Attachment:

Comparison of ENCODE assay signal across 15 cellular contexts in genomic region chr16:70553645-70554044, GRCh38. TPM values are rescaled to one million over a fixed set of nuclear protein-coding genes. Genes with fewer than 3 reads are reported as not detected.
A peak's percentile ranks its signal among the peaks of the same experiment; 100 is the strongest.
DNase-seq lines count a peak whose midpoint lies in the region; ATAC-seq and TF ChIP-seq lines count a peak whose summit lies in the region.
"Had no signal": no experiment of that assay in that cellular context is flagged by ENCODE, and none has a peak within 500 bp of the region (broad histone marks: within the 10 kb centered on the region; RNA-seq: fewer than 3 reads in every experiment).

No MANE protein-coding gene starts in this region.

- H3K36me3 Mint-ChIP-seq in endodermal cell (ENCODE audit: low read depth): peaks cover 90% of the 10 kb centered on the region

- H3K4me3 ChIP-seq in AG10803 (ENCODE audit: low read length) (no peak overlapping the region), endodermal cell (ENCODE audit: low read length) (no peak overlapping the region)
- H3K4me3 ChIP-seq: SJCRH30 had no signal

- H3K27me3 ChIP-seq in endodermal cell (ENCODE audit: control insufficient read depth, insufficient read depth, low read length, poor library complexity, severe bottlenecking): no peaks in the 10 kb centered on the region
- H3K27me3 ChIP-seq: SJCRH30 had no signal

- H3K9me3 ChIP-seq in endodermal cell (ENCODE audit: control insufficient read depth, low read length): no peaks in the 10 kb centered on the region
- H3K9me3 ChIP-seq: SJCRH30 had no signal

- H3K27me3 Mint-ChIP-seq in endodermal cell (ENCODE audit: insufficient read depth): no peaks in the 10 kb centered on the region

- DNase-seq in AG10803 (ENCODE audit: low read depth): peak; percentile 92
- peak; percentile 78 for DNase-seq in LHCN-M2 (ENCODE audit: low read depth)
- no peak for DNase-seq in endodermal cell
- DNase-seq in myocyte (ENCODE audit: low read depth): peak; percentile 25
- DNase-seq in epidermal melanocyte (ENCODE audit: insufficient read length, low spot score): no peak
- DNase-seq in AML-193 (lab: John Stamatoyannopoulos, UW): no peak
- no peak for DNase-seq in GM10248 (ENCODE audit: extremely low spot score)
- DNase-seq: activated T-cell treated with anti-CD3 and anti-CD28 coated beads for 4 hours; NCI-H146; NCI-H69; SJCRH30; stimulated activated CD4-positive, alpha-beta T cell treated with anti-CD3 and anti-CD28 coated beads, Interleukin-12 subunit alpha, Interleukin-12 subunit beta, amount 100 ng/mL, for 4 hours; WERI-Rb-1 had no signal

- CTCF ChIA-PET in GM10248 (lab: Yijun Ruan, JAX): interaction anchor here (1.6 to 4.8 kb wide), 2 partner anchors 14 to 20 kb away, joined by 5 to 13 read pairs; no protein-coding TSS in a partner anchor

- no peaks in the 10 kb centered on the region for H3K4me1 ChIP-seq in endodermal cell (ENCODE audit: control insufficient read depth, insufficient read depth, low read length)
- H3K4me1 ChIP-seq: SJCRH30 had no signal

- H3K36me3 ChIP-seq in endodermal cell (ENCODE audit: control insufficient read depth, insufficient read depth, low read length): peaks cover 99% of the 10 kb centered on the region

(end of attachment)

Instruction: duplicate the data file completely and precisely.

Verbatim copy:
Comparison of ENCODE assay signal across 15 cellular contexts in genomic region chr16:70553645-70554044, GRCh38. TPM values are rescaled to one million over a fixed set of nuclear protein-coding genes. Genes with fewer than 3 reads are reported as not detected.
A peak's percentile ranks its signal among the peaks of the same experiment; 100 is the strongest.
DNase-seq lines count a peak whose midpoint lies in the region; ATAC-seq and TF ChIP-seq lines count a peak whose summit lies in the region.
"Had no signal": no experiment of that assay in that cellular context is flagged by ENCODE, and none has a peak within 500 bp of the region (broad histone marks: within the 10 kb centered on the region; RNA-seq: fewer than 3 reads in every experiment).

No MANE protein-coding gene starts in this region.

- H3K36me3 Mint-ChIP-seq in endodermal cell (ENCODE audit: low read depth): peaks cover 90% of the 10 kb centered on the region

- H3K4me3 ChIP-seq in AG10803 (ENCODE audit: low read length) (no peak overlapping the region), endodermal cell (ENCODE audit: low read length) (no peak overlapping the region)
- H3K4me3 ChIP-seq: SJCRH30 had no signal

- H3K27me3 ChIP-seq in endodermal cell (ENCODE audit: control insufficient read depth, insufficient read depth, low read length, poor library complexity, severe bottlenecking): no peaks in the 10 kb centered on the region
- H3K27me3 ChIP-seq: SJCRH30 had no signal

- H3K9me3 ChIP-seq in endodermal cell (ENCODE audit: control insufficient read depth, low read length): no peaks in the 10 kb centered on the region
- H3K9me3 ChIP-seq: SJCRH30 had no signal

- H3K27me3 Mint-ChIP-seq in endodermal cell (ENCODE audit: insufficient read depth): no peaks in the 10 kb centered on the region

- DNase-seq in AG10803 (ENCODE audit: low read depth): peak; percentile 92
- peak; percentile 78 for DNase-seq in LHCN-M2 (ENCODE audit: low read depth)
- no peak for DNase-seq in endodermal cell
- DNase-seq in myocyte (ENCODE audit: low read depth): peak; percentile 25
- DNase-seq in epidermal melanocyte (ENCODE audit: insufficient read length, low spot score): no peak
- DNase-seq in AML-193 (lab: John Stamatoyannopoulos, UW): no peak
- no peak for DNase-seq in GM10248 (ENCODE audit: extremely low spot score)
- DNase-seq: activated T-cell treated with anti-CD3 and anti-CD28 coated beads for 4 hours; NCI-H146; NCI-H69; SJCRH30; stimulated activated CD4-positive, alpha-beta T cell treated with anti-CD3 and anti-CD28 coated beads, Interleukin-12 subunit alpha, Interleukin-12 subunit beta, amount 100 ng/mL, for 4 hours; WERI-Rb-1 had no signal

- CTCF ChIA-PET in GM10248 (lab: Yijun Ruan, JAX): interaction anchor here (1.6 to 4.8 kb wide), 2 partner anchors 14 to 20 kb away, joined by 5 to 13 read pairs; no protein-coding TSS in a partner anchor

- no peaks in the 10 kb centered on the region for H3K4me1 ChIP-seq in endodermal cell (ENCODE audit: control insufficient read depth, insufficient read depth, low read length)
- H3K4me1 ChIP-seq: SJCRH30 had no signal

- H3K36me3 ChIP-seq in endodermal cell (ENCODE audit: control insufficient read depth, insufficient read depth, low read length): peaks cover 99% of the 10 kb centered on the region